In his second letter to the Church at Corinth, St Paul daringly says, “For our sake He Who knew no sin became sin” (or ‘He made Him to be sin’), “so that in Him we might become the righteousness of God” (II Corinthians 5.21). This means that our sin, our imperfection, our limitation was no bar to God – His driving aim was to become us. For only from within us would He take our sin and turn it inside out to become God’s righteousness, His perfection, His blessedness beyond the failure of us to reach it by our own efforts. He renders our sin futile in His judgement, and beside the point in His purpose: to count us not by our own devalued currency, but to forgive us by the worth of His own life and dignity now endowing humanity. St Paul tells us that this decisive, history-breaking action happened as it was always planned to – “when the fullness of time had come”, when it was not a minute before He was ready and not a minute too late for the Father of the House of Creation to adopt His unsatisfactory servants (Matthew 25.30), as any father would bring home his wandering son (Luke 15.20-24). No parents can look on their children as satisfactory or unsatisfactory: everything is from the basic unconditional outlook of love, of pride and hope. In the same way, the Lord runs out to us not because we are “sin”, but because from His angle we may not be worthy but we are worth it. He chooses humanity; and that is what gives humanity its dignity, its sacrosanct value and its obligation to rise up and “set [its] heart not on earthly things but on things above, where Christ is…, for the unworthy side to humanity is deadened, and our life now is hid with Christ in God” (cf. Colossians 3.2). Thus for ourselves and for all around us we may “seek first the Kingdom of God and His righteousness” (Matthew 6.3).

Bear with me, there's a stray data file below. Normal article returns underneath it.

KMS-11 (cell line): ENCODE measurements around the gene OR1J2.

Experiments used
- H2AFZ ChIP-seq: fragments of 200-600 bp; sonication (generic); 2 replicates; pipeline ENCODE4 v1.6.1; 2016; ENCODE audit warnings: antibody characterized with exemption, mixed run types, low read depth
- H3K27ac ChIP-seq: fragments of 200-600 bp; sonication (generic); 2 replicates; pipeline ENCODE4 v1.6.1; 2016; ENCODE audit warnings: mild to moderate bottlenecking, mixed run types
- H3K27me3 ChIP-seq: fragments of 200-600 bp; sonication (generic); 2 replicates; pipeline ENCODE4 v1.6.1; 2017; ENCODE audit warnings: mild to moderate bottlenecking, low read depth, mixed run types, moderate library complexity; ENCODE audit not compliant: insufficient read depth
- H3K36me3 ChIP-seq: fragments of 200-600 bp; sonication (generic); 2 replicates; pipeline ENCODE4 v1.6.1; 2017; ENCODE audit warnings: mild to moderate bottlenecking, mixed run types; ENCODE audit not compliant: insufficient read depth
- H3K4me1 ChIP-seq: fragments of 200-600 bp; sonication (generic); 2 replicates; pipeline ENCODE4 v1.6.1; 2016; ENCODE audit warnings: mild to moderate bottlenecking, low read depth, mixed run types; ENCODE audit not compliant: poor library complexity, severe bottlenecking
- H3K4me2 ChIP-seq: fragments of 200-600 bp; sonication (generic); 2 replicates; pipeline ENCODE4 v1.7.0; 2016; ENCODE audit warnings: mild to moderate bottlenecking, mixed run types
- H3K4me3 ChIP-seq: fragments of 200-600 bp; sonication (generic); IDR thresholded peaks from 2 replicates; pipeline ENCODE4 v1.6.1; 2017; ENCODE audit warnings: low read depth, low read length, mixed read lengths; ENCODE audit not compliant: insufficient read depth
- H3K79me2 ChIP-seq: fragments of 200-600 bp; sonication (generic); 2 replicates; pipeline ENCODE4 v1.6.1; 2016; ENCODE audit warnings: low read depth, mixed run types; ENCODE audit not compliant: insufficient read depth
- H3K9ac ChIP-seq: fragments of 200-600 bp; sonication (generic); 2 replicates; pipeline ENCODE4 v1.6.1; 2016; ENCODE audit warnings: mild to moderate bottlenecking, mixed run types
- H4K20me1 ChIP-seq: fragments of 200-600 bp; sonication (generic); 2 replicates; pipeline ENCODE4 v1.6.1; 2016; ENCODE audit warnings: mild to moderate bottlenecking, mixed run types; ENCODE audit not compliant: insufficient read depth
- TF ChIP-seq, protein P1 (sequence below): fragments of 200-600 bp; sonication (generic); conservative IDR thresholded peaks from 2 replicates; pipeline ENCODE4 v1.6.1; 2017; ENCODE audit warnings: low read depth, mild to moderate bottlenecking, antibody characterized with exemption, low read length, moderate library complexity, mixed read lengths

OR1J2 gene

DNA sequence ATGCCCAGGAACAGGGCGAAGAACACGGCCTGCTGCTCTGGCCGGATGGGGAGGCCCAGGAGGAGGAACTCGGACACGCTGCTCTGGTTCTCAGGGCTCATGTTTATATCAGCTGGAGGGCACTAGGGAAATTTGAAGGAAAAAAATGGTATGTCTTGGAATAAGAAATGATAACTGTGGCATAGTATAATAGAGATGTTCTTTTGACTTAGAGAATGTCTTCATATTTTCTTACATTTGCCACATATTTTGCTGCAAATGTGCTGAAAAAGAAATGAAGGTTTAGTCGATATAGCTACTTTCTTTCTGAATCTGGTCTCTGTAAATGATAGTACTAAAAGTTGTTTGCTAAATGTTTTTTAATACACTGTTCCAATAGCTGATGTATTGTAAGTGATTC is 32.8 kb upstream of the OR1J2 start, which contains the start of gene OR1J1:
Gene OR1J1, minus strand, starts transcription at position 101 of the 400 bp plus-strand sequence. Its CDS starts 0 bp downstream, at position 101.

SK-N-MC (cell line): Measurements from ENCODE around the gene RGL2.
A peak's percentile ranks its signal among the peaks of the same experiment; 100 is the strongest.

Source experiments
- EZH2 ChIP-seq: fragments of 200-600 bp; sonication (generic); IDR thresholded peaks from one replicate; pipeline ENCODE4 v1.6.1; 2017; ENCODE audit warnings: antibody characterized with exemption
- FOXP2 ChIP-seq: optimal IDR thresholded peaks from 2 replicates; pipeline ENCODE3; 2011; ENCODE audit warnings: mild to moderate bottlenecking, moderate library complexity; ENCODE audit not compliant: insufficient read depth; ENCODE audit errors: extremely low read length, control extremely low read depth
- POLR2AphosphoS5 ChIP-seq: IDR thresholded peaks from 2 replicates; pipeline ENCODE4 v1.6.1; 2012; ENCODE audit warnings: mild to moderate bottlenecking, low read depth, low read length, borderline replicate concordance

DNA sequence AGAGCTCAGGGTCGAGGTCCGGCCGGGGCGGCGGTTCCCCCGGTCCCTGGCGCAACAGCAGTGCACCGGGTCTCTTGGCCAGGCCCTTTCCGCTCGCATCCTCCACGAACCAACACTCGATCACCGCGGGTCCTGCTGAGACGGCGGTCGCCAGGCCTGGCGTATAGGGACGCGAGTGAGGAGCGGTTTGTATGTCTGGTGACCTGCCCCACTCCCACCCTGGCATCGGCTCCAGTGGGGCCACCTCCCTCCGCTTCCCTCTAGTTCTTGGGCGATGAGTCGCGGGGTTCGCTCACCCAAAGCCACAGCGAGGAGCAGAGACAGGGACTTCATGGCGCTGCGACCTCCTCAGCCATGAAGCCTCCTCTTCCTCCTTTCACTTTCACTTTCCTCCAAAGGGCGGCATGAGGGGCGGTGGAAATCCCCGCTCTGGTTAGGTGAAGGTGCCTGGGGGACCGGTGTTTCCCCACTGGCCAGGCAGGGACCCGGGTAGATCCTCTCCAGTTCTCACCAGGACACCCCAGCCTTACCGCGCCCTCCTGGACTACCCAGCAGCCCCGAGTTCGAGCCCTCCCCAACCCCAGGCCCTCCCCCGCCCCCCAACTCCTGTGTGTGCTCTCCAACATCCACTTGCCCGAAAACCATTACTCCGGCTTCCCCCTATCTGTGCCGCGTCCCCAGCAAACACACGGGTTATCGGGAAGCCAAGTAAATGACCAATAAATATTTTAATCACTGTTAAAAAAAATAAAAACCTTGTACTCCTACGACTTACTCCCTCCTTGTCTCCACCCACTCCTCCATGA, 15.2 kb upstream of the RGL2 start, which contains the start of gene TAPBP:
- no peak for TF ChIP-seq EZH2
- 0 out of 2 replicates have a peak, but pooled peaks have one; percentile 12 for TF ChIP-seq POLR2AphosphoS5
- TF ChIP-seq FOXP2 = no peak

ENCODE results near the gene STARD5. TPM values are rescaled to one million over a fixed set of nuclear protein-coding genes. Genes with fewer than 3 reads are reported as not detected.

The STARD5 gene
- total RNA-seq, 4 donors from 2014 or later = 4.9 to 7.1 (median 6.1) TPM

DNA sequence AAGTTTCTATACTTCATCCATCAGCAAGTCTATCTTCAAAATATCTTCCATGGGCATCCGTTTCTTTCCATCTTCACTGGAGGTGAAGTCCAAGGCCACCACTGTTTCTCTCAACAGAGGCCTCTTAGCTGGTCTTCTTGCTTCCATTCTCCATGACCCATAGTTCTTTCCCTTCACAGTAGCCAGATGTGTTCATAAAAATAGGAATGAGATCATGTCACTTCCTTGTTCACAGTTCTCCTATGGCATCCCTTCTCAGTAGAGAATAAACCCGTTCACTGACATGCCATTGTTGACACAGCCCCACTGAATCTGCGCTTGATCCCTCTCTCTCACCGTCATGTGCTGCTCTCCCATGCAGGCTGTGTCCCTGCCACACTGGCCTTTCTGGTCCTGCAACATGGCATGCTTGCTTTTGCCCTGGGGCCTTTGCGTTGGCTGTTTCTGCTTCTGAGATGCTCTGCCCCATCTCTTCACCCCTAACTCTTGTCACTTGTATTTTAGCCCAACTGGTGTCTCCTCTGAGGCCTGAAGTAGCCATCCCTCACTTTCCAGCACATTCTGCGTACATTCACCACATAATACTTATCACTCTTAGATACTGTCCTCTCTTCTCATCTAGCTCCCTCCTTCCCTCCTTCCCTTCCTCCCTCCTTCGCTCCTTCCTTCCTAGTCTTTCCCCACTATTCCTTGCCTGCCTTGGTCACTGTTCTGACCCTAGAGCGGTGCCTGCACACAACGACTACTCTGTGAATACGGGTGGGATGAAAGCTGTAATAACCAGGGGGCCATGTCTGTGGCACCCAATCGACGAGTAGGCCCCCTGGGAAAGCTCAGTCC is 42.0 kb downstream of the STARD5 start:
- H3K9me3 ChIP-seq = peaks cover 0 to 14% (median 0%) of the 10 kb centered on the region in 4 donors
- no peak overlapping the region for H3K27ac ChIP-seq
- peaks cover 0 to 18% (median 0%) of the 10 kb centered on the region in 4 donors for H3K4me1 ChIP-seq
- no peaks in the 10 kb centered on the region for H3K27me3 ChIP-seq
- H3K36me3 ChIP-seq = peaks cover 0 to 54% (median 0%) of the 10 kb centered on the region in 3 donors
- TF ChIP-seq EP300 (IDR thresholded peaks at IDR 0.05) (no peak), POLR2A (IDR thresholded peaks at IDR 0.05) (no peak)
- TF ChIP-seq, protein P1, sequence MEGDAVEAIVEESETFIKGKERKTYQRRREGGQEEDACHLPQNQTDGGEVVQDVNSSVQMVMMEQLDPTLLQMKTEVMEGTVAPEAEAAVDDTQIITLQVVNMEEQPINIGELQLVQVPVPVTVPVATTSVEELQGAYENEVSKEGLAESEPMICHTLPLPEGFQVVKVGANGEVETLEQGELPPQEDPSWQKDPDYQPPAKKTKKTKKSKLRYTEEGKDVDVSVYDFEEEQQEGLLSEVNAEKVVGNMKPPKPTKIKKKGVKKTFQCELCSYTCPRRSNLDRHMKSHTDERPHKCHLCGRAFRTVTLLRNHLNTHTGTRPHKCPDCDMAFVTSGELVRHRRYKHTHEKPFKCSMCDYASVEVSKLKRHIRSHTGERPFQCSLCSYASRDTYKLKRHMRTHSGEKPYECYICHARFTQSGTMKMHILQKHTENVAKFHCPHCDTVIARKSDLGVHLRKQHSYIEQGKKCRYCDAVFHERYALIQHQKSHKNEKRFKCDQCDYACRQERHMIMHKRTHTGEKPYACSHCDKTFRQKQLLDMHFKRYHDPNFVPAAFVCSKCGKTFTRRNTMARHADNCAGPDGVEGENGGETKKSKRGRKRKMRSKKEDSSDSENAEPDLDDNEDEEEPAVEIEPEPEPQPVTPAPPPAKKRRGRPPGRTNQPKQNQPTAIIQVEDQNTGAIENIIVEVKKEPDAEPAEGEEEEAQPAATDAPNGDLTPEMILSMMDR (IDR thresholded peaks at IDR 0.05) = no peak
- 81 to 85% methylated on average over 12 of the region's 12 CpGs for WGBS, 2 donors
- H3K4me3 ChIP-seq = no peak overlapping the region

This is the better part that Mary chose in today’s Gospel (Luke 10.38-31; 11.27-28). The humanity that hangs on the words of Christ sees the Christ who is fixed upon humanity, even to the extent of fixing Himself to the Cross. This is the Son of Man Who destined Himself to become part of humanity because He had first made it as the very image of God (Genesis 1.27) - and because He willed to be the very image of humanity created by God for God (Colossians 1.15).